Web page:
North Dakota is huge by North Dakota's standards but in the big scheme of things, it's all about the Utica/Marcellus and the Permian.

It just blows me away (no pun intended with regard to renewable energy). Industry knows that the US will have this accessible, affordable, dispatchable energy for decades to come.

I'm already inappropriately exuberant about all this; your notes are not helping. LOL. It just makes me more exuberant.

What did the Utica / Marcellus reader write me that was so "inspiring"?

The soon-to-be-completed cracker from Shell is located 'just' upriver (75 miles, Ohio river) from Dilles Bottom, Ohio (southeastern most Belmont county). 
The Shell cracker - in Monaca, PA, is just north of Pittsburgh and is the largest privately funded construction project in the history of Pennsylvania (~$6 billion).

It is anticipated that this Shell facility could be the most profitable unit in the entirety of Shell's assets as the feedstock - ethane - is both readily available locally and is about the cheapest ethane on the planet. 
(This is the stuff regularly 'rejected' into the pipelines and burned off along with methane). 
In addition to advantaged sourcing, the market for the produced polyethylene is vast as the northeast/midwest and - increasingly - southeast manufacturers are, by far, the biggest consumers of polyethylene which is a component of SO many products in our daily lives.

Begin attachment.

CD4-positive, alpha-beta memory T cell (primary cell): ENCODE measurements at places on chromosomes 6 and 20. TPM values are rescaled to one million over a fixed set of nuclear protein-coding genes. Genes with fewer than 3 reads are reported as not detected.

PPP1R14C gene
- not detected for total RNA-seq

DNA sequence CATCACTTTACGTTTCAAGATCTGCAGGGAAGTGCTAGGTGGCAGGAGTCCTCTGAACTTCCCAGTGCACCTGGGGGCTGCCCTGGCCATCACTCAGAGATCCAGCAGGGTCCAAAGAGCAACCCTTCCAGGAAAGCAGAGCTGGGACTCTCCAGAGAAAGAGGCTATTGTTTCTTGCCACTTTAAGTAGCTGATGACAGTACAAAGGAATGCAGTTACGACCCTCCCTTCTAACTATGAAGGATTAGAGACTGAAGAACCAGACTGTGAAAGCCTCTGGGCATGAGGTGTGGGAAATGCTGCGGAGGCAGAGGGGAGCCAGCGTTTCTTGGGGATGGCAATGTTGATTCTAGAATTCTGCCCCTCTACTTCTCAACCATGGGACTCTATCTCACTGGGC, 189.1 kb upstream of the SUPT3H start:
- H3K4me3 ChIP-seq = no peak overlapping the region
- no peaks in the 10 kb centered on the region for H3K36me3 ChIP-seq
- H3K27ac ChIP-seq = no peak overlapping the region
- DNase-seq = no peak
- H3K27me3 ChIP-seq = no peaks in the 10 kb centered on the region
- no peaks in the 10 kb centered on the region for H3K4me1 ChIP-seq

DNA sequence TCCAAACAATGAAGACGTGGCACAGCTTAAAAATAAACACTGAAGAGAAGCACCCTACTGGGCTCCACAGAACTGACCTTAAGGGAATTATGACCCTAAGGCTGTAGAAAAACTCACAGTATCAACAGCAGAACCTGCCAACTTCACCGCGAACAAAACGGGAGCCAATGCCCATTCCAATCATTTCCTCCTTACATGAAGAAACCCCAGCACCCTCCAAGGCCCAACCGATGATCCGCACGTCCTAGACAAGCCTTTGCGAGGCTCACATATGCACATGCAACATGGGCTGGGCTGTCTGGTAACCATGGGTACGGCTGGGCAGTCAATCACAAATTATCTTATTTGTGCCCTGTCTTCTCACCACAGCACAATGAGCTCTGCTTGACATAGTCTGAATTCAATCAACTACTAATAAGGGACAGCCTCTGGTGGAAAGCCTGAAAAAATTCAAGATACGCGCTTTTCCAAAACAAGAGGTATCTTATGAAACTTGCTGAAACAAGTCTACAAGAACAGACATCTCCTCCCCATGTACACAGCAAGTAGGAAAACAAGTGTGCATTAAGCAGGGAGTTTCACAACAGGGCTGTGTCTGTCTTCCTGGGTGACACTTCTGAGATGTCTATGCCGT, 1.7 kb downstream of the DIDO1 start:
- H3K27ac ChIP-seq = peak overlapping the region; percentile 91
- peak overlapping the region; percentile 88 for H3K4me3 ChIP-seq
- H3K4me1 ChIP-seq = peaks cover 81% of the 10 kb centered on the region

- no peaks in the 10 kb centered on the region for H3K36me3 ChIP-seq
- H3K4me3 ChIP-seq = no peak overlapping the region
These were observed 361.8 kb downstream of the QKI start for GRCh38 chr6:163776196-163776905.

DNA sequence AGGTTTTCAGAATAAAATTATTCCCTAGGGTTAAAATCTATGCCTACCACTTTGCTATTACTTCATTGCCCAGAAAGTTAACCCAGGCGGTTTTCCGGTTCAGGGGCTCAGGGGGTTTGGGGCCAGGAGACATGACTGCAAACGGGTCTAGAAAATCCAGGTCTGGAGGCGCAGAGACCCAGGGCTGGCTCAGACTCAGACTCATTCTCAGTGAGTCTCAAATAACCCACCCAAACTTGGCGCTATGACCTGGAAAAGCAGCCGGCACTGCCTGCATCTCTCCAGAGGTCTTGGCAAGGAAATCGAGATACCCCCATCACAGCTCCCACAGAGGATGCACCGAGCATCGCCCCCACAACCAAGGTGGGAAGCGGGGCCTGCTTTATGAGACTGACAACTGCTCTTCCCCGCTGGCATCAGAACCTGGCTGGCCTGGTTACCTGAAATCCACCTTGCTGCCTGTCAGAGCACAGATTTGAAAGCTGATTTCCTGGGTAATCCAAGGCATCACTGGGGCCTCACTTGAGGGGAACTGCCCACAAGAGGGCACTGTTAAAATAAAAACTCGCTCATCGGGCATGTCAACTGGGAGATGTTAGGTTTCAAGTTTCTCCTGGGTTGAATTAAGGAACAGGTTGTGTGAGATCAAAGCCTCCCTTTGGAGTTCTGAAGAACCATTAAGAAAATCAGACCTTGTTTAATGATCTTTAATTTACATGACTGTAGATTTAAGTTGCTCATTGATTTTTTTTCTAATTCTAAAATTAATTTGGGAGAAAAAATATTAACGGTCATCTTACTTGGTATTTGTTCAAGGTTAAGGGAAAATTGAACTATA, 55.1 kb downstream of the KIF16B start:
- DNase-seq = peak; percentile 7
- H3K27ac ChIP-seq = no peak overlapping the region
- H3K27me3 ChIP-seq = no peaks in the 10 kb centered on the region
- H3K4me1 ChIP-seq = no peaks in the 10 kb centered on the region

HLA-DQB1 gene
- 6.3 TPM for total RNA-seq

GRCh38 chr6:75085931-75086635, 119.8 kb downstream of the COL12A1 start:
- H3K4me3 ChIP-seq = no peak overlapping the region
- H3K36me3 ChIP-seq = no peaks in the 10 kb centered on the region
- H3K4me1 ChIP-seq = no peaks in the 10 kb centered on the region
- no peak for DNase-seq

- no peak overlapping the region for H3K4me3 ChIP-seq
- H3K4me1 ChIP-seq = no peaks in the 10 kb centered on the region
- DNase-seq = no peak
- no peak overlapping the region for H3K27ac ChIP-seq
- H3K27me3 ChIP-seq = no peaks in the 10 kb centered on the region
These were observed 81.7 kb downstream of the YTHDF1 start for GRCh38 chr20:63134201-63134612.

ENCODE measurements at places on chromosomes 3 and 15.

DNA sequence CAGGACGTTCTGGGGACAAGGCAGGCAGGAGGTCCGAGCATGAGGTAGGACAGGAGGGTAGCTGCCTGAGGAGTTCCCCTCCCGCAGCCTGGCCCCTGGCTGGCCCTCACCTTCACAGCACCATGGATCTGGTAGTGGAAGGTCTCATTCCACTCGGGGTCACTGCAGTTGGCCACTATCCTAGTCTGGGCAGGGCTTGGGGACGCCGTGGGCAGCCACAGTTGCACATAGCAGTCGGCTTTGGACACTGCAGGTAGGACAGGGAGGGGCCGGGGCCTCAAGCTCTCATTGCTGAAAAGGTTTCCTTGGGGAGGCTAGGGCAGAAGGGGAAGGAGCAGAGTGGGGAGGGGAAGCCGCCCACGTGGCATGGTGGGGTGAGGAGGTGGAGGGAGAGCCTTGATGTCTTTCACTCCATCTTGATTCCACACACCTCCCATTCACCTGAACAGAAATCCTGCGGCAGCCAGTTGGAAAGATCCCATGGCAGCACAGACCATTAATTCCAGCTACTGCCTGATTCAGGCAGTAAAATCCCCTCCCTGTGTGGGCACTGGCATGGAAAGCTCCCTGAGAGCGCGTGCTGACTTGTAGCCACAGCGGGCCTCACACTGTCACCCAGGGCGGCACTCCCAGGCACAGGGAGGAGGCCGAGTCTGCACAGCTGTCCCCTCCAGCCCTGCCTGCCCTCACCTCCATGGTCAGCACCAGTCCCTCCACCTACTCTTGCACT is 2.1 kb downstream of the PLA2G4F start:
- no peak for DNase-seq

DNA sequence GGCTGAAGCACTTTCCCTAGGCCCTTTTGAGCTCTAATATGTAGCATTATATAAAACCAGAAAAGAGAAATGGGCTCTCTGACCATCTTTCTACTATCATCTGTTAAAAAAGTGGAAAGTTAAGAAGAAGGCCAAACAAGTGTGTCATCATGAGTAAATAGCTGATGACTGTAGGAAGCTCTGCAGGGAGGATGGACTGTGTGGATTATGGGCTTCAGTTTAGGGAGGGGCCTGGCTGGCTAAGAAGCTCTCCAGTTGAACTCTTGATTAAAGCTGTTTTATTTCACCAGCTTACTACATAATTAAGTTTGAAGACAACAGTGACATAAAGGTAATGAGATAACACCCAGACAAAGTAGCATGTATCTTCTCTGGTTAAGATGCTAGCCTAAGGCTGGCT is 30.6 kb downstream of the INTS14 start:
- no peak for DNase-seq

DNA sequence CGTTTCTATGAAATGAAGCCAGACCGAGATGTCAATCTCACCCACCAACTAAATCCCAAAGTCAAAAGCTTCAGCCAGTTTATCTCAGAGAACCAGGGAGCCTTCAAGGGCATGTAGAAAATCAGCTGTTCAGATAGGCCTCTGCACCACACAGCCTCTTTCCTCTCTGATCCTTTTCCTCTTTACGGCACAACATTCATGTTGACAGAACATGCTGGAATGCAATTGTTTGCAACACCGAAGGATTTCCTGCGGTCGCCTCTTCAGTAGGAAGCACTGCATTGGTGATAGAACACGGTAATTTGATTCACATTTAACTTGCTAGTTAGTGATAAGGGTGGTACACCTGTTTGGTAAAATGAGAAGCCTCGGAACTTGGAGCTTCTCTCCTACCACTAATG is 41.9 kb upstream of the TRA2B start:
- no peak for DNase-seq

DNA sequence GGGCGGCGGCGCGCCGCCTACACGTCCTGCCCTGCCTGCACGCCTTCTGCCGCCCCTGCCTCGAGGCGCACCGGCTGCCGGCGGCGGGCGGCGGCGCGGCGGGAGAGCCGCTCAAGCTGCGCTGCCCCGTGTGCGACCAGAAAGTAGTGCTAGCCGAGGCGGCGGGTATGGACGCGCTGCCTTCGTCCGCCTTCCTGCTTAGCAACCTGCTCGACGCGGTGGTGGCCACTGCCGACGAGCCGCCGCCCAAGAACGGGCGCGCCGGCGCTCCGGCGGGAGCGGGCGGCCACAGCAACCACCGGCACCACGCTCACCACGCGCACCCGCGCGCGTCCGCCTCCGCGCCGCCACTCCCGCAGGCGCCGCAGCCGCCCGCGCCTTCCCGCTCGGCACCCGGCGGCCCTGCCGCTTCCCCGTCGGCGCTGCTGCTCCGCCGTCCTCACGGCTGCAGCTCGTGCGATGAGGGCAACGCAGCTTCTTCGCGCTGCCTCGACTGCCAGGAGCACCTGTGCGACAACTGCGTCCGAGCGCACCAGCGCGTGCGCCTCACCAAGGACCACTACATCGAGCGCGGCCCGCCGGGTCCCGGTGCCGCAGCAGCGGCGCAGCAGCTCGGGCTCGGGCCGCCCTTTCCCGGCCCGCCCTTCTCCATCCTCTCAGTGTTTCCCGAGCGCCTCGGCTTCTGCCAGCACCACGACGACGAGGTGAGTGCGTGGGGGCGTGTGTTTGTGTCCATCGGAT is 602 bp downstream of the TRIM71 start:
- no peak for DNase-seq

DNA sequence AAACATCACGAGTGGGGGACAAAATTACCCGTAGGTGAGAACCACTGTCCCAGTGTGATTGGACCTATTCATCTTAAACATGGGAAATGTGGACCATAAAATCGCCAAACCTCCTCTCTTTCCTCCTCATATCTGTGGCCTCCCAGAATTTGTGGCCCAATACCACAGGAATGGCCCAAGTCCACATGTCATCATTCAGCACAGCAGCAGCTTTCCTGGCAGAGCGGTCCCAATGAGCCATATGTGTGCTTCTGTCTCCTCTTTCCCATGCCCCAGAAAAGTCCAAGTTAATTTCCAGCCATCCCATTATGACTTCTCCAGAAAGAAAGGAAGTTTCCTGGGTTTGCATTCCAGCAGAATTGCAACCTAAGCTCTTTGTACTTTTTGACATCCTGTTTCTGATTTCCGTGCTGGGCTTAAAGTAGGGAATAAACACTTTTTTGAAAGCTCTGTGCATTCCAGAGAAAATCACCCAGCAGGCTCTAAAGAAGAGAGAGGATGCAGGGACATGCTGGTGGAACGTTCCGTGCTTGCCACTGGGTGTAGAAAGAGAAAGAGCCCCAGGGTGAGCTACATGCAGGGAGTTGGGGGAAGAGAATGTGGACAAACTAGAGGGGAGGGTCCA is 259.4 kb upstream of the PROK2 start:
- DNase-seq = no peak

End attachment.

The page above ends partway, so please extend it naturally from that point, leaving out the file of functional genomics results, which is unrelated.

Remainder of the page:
Now, Dilles Bottom, Ohio, is the proposed site of a second cracker by the owners PTT (big Thai petrochemical outfit). 
Despite years of delays, there is high hope for the construction of this second cracker to take place. 
If/when it does, that part of the country will experience an economic boom of lasting consequence that will rival Williston's.

Re-reading this reminded me of the note about Ohio from "Focus on Fracking," posted earlier: 

Utica Shale Saves Eastern Ohio Counties from COVID Recession | Marcellus Drilling News -

Economists are still analyzing the impact of the coronavirus pandemic from 2020, let alone assessing impacts from 2021.

Cleveland State University researchers have run the numbers and have discovered something interesting.

Of Ohio’s 88 counties, only 18 grew their economies in 2020. Of those 18, two counties stood head and shoulders above the rest for increases in economic activity. Both counties have something in common: Utica Shale drilling.The two counties that soared in 2020 due to Utica drilling were Monroe and Harrison. Other Utica-drilling counties were also on the list of 18 counties improving in 2020, including Belmont and Jefferson. Beginning to see a trend here?

We laugh at anti-fossil fuel fools who yammer on that “there is no increase in jobs or economic activity from shale oil and gas drilling.” What planet do they live on?!